To achieve maximum weight loss, Scopinaro’s procedure used two components instead of one. First, approximately 2/3 of the stomach was removed to moderately restrict the amount of food that can be consumed at one time. Then the outlet of the stomach was connected to the final segment of the small intestine. By diverting food through this new “limb,” the nutrients were effectively separated from the bile and pancreatic enzymes that would break them down. As a result, BPD greatly reduced nutrient absorption and caloric intake.
The first to combine the restriction of food intake and malabsorption, BPD is also the first procedure to remain in usage (albeit limited) more than two decades after its advent. In 1996, Scopinaro reported that after 18 years of follow-up, his patients maintained an excess weight loss of 72%.2 According to the American Society of Bariatric Surgery, BPD has yielded the best long-term results published to date.
The BPD is also unique because it is the only current procedure that allows you to eat normal quantities of food and still achieve excellent weight loss. But there’s a catch. The procedure still carries some of the malabsorptive complications of JIB, including loose stools, malodorous gas, and serious deficiencies in protein and minerals such as calcium. BPD patients must take vitamin supplements for the rest of their lives to avoid malnutrition and bone demineralization.
In 1993, a group of Canadian doctors published the first results of a modification of the BPD procedure known as the biliopancreatic diversion with duodenal switch (BPDDS).3 The BPDDS preserves the pyloric valve that connects the stomach to the beginning portion of the small intestine. In addition, physicians increase the length of the small intestine left intact. As a result of these adjustments, this variant reportedly carries fewer complications but with comparable or greater weight loss.
Nonetheless, BPD is the still the most complicated and extreme bariatric surgical weight loss procedure in use. While it produces profound weight loss, it also carries a high risk of nutritional and metabolic problems. This led researchers to continue searching for an even safer approach for surgical weight loss. Presently, the BPD remains in use, especially in Europe, but is less popular in than some of the newer procedures available in the United States.
Gastroplasty (Stomach Stapling)
The science of “stapling” surgeries originated in World War II. To provide a rapid method of dealing with injuries sustained on the battlefield, the Russians developed surgical instruments which could staple body tissue together. Later, these instruments were refined into what’s used today.
Gastroplasty, or “stomach stapling,” represented the next wave of weight loss surgery in the early 1980s. Surgeons could now reduce the volume of the stomach without removing any portion of it. Instead, a staple line would hold the stomach tissue together to create a new wall. Three staples would be removed from the center of the line, however, to allow for a narrow passageway into the lower stomach. The pouch fills quickly and empties slowly with solid food, producing a feeling of fullness. Overeating results in pain or vomiting.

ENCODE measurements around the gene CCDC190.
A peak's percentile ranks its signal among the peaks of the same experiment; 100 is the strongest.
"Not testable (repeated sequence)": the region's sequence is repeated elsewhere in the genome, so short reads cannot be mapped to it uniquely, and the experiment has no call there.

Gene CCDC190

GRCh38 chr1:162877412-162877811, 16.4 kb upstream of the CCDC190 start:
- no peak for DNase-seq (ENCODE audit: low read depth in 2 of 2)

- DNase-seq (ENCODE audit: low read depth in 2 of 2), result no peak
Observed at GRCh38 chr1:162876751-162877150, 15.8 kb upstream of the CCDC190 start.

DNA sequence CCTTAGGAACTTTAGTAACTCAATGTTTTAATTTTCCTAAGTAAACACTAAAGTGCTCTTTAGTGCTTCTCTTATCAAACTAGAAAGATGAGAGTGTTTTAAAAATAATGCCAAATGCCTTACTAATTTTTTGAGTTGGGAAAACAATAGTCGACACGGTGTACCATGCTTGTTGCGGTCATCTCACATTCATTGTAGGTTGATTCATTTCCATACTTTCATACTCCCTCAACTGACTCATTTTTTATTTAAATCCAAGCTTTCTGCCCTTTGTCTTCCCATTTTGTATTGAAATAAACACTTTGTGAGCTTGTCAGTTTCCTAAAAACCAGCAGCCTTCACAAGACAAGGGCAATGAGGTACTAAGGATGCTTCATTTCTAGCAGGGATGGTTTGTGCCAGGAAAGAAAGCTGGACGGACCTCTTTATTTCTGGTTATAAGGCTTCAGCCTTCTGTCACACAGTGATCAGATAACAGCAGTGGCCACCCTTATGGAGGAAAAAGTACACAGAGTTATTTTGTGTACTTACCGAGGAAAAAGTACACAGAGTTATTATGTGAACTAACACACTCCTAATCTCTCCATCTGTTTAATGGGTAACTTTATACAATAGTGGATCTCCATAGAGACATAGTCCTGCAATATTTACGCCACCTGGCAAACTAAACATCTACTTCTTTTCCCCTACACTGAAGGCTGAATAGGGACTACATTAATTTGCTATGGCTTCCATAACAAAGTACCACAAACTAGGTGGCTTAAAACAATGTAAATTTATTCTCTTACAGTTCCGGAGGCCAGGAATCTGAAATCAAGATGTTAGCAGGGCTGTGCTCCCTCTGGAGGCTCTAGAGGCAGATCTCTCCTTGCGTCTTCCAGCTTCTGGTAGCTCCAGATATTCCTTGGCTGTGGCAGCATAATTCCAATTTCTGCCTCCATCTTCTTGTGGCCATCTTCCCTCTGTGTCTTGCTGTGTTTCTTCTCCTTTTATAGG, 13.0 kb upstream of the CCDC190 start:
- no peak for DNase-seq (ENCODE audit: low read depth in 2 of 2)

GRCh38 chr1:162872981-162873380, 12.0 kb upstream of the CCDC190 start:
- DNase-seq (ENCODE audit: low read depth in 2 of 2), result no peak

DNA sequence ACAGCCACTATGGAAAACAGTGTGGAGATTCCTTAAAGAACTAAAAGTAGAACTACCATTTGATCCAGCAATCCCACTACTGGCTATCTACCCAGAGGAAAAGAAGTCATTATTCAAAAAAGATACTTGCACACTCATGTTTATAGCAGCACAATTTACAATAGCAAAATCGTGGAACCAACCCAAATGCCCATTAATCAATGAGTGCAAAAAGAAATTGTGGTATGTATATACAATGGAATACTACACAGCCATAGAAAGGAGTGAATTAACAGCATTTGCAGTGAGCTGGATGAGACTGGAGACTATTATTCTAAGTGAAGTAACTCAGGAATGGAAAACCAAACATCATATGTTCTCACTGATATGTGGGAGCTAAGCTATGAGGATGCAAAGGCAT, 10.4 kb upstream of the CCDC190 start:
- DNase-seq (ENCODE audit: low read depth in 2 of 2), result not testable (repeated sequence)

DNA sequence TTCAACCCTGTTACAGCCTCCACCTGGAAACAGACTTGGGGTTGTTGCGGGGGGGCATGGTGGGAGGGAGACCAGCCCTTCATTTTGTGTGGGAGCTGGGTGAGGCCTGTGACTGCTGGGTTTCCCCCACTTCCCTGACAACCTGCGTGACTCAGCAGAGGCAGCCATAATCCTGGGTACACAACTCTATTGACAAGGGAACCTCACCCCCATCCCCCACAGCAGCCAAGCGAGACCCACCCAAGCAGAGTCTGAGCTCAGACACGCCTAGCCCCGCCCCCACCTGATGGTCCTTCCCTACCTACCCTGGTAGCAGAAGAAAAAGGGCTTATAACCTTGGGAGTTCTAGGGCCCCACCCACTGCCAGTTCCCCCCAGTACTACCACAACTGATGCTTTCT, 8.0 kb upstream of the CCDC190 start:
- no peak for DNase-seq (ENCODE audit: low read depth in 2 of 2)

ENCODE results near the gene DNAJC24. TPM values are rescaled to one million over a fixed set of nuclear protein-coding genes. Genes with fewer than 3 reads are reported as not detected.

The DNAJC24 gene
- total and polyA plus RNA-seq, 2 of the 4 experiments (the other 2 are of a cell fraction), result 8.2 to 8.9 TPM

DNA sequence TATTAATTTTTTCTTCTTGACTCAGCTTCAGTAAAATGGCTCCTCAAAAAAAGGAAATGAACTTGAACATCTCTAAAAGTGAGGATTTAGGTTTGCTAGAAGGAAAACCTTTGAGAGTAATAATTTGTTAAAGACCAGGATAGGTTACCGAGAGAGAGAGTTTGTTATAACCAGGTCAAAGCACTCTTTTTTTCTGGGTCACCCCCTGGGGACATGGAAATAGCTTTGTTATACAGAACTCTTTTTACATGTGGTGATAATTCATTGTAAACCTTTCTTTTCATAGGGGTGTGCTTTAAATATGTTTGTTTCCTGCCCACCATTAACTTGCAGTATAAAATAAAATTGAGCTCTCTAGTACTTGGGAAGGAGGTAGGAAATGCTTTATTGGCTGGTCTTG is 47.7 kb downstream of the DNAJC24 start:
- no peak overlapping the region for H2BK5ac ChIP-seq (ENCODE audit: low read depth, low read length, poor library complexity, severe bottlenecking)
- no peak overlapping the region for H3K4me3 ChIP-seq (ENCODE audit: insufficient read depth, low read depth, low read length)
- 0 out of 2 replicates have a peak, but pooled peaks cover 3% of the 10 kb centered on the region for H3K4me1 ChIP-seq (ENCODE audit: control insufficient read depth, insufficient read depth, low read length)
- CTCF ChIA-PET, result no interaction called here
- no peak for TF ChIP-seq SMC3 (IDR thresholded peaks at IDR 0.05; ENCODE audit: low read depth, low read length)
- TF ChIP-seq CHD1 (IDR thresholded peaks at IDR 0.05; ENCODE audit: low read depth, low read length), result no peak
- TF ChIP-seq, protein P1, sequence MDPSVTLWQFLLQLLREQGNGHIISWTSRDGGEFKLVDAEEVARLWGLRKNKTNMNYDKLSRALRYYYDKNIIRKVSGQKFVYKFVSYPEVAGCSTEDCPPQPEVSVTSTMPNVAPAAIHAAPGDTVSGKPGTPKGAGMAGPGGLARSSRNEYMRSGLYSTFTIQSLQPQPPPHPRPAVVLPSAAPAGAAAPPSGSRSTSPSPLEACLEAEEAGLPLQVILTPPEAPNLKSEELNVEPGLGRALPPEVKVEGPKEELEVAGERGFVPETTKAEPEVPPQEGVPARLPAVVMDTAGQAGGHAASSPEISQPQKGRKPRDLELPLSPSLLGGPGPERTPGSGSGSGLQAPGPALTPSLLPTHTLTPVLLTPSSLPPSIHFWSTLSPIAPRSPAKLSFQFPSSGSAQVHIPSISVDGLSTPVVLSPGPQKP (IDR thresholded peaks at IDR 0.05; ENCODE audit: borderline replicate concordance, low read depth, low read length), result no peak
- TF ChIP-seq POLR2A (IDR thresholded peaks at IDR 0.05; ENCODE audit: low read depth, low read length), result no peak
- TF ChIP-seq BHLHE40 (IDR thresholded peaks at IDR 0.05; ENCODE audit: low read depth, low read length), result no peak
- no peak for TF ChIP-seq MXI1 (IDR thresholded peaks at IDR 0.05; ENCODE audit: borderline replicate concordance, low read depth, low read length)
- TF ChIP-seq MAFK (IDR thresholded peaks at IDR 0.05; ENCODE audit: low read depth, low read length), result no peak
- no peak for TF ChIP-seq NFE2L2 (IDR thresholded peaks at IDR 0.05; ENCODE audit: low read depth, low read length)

As a result, patients became full after eating only small amounts of food, due to the reduced stomach size and slower passage of food through the new, narrow stomach outlet, or stoma as a result of stomach stapling surgery. Those who had early gastroplasty-called horizontal gastroplasty-lost weight over the first few months, but at a certain point, doctors observed that they stopped losing weight or even regained weight. Doctors quickly determined that the stoma was stretching out over time in many patients.
To address this problem, Dr. Edward Mason at the University of Iowa developed a modification known as vertical banded gastroplasy (VBG) and published the first results in 1982. Mason decided to make the stapling line vertical instead of horizontal to capitalize on the thickest areas of the stomach wall-those least likely to stretch. In addition, he imposed strict measurements for the stomach pouch and placed a polypropylene band around the stoma to reinforce it. As a result, the rate of stoma enlargement decreased.
Compared to its predecessor, the VBG produced better results and fewer complications. Within a matter of time, it became the preferred method of gastroplasty. Because there is no malabsorptive component, patients do not generally encounter serious metabolic side effects or nutritional deficiencies. Weight loss-which can exceed 50% of excess body weight-occurs solely due to the restriction of food intake.
Unfortunately, despite the many improvements over the years, VBG still comes with a risk of weight regain as a late complication. Staple line disruption and shifting of the band can allow the stoma to expand years after surgery. Although not nearly as popular as it once was, the VBG remains in use today.
Minimal Incision Gastric Bypass